Fun With Small Sample Size Spring Training Statistics

Social Navigation

Fun With Small Sample Size Spring Training Statistics

Chicago Cubs

cacti mesaWith today’s off-day, we’re at the halfway-ish point in Spring Training, and it could be fun to look at some of the stats that are accumulating.

You are forewarned that these stats are meaningless. But …

  • Your OPS leader for the Spring is Jeff Samardzija (2.500), built entirely on the back of that homer he hit yesterday. Second place is Barret Loux, who is 1 for 1 with a single (believe it or not, that’s a 2.000 OPS).
  • Your OPS leader among the positional players who’ve actually played a bit is Brian Bogusevic, which shouldn’t be a surprise if you’ve been paying attention. His line is .440/.500/.840 over 28 plate appearances, and he actually leads the team in each of those individual slash stats, too. He’s been killing it Scott McClain style.
  • Christian Villanueva leads the team with three homers. So what if those are his only three hits? (Gotta love that .000 BABIP, though.)
  • Matt Szczur was your OPS basement-dweller (before he was cut) at just .180 in his 16 plate appearances (one single, one walk).
  • Of the guys expected to make the team, the lowest OPS belongs to Scott Hairston – .130/.167/.261 over 23 plate appearances. For reference, if he add just one 4 for 4 game, his batting average would double. Small sample sizes!
  • Brett Jackson’s strikeout rate over 18 plate appearances: 27.8%. But he also leads the team in walks (5), despite having only a fraction of the plate appearances of many other players.
  • Javier Baez’s line: .310/.333/.552 (30 PA). Jorge Soler’s line: .304/.385/.565 (26 PA). Albert Almora’s line: .000/.000/.000 (1 PA).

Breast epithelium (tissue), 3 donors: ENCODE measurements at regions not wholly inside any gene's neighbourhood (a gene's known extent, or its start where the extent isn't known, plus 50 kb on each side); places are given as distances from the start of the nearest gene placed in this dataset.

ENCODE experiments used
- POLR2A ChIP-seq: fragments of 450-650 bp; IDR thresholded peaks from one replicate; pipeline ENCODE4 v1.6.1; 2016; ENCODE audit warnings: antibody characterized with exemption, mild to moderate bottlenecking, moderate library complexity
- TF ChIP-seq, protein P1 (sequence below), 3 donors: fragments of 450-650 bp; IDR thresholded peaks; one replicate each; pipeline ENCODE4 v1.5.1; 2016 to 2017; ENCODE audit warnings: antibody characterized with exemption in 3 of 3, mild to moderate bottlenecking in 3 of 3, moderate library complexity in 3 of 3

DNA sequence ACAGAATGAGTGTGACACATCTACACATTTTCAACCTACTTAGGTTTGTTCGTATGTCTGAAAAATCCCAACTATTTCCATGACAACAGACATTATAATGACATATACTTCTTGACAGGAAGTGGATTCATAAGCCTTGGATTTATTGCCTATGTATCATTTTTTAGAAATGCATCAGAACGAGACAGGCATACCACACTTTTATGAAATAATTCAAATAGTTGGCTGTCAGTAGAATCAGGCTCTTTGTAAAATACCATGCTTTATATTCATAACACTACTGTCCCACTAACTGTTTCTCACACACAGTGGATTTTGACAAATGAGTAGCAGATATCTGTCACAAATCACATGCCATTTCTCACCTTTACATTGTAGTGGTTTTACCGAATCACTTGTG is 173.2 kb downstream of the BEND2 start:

• Best pitcher this Spring? Easily Frank Batista. 0.00 ERA, 0.00 WHIP. He just allows nothing. Er, that is to say, he allowed nothing in that 0.1 inning he pitched.
  • Shawn Camp, Hector Rondon, and Kyuji Fujikawa are your actual ERA leaders, each at 0.00 over about 4 innings. Each has a WHIP under 1.00.
  • Casey Coleman isn’t going to make the roster, but he’s also got a 0.00 ERA. Maybe he’ll figure it out as a reliever at Iowa. Most of the best relievers failed as starters when they were younger. Blake Parker is another reliever at 0.00, but, his chances of making the bullpen out of Spring are only slightly better than Coleman’s.
  • On the balance, the relievers are dominating (virtually all relievers in camp have an ERA under 3.00 and/or a WHIP under 1.00) when compared to the starters. Then again, the relievers are typically facing minor leaguers and roster filler, while the starters are facing more of the other teams’ regulars.
  • Travis Wood is killing it among the starters, leading the team in innings (12) and strikeouts (11) by a mile. His ERA is 3.00, and his WHIP is 0.92. Small sample and all that, but it’s a nice set of numbers.
  • Brooks Raley (21.21) and Alberto Cabrera (16.20) were your hilariously-high ERA guys among the legitimate roster contenders before they were cut yesterday. Now the title belongs to Barret Loux (15.19), though he’s not really a roster contender.
  • It’s not a pretty picture for the current non-Travis Wood rotation members in the ERA department: Edwin Jackson leads the pack at 4.50, and then you’ve got Jeff Samardzija (5.59), Carlos Villanueva (5.87), and Scott Feldman (9.00).
  • Chris Rusin has an outside shot at a bullpen job as a lefty/long-man, and so far so good: 1.13 ERA, 0.88 WHIP in eight innings. He’s also got a K/BB ratio that breaks the calculator: two strikeouts, but zero walks.

Author: Brett Taylor

Brett Taylor is the Editor and Lead Cubs Writer at Bleacher Nation, and you can find him on Twitter at @BleacherNation and @Brett_A_Taylor.